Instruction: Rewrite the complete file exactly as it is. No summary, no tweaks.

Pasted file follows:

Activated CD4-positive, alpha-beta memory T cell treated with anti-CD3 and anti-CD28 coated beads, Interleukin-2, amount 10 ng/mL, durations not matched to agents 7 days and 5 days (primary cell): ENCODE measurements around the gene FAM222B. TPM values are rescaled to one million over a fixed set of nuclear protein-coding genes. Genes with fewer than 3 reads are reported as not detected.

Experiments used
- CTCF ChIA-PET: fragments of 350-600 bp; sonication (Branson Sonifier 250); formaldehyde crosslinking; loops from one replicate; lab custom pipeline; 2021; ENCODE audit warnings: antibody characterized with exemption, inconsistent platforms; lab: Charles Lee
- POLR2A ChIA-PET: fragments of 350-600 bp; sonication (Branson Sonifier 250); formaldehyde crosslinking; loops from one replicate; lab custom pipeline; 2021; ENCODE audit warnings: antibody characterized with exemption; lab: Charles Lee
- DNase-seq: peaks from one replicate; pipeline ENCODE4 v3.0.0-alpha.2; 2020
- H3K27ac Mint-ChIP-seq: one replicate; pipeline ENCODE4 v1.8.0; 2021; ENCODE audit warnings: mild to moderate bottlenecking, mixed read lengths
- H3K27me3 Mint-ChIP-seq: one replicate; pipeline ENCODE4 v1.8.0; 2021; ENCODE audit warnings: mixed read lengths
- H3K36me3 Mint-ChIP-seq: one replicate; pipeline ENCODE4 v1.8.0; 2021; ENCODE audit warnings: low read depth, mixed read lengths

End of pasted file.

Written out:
Activated CD4-positive, alpha-beta memory T cell treated with anti-CD3 and anti-CD28 coated beads, Interleukin-2, amount 10 ng/mL, durations not matched to agents 7 days and 5 days (primary cell): ENCODE measurements around the gene FAM222B. TPM values are rescaled to one million over a fixed set of nuclear protein-coding genes. Genes with fewer than 3 reads are reported as not detected.

Experiments used
- CTCF ChIA-PET: fragments of 350-600 bp; sonication (Branson Sonifier 250); formaldehyde crosslinking; loops from one replicate; lab custom pipeline; 2021; ENCODE audit warnings: antibody characterized with exemption, inconsistent platforms; lab: Charles Lee
- POLR2A ChIA-PET: fragments of 350-600 bp; sonication (Branson Sonifier 250); formaldehyde crosslinking; loops from one replicate; lab custom pipeline; 2021; ENCODE audit warnings: antibody characterized with exemption; lab: Charles Lee
- DNase-seq: peaks from one replicate; pipeline ENCODE4 v3.0.0-alpha.2; 2020
- H3K27ac Mint-ChIP-seq: one replicate; pipeline ENCODE4 v1.8.0; 2021; ENCODE audit warnings: mild to moderate bottlenecking, mixed read lengths
- H3K27me3 Mint-ChIP-seq: one replicate; pipeline ENCODE4 v1.8.0; 2021; ENCODE audit warnings: mixed read lengths
- H3K36me3 Mint-ChIP-seq: one replicate; pipeline ENCODE4 v1.8.0; 2021; ENCODE audit warnings: low read depth, mixed read lengths